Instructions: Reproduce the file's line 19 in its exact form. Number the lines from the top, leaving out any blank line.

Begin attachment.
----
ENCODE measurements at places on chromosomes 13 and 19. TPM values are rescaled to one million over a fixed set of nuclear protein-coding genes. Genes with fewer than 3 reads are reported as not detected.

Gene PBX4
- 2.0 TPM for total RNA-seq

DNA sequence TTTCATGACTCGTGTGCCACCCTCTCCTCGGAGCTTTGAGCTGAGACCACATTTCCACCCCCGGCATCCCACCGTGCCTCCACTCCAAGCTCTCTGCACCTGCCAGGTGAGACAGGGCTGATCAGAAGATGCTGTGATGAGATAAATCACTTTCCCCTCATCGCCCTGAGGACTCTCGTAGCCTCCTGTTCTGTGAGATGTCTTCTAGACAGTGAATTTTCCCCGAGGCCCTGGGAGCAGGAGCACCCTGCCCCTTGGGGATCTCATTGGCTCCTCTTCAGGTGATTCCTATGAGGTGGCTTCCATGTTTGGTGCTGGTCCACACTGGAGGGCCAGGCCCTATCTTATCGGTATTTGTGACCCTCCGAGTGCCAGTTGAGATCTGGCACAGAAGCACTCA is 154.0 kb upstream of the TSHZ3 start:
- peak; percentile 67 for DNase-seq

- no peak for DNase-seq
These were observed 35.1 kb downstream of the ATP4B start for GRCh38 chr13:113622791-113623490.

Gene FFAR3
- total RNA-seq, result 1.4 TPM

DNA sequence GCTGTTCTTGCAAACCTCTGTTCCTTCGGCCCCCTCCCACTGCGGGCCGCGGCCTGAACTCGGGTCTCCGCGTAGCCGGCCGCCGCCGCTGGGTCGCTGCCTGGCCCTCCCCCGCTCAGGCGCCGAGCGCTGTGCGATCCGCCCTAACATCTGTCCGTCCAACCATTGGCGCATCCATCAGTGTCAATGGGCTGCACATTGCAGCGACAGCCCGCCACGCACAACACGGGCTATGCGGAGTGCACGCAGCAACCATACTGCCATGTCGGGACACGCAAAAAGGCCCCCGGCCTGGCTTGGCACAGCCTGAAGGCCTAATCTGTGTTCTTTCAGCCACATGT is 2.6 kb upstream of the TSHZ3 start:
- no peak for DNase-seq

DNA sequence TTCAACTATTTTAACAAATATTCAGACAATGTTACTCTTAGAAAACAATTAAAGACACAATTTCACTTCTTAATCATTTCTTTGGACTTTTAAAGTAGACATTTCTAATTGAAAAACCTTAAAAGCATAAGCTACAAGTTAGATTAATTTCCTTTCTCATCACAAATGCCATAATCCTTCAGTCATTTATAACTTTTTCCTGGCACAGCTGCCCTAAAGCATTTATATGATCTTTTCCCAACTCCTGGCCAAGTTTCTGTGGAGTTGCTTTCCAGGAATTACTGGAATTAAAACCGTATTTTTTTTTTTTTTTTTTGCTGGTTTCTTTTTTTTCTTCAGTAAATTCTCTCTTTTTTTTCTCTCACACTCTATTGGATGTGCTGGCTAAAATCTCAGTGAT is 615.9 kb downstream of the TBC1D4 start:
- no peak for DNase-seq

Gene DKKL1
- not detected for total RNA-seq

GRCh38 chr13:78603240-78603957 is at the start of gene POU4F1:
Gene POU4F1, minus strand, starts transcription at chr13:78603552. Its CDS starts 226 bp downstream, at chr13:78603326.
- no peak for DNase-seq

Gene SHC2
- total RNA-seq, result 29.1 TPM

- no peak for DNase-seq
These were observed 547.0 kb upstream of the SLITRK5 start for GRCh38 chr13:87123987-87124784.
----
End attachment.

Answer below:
Gene SHC2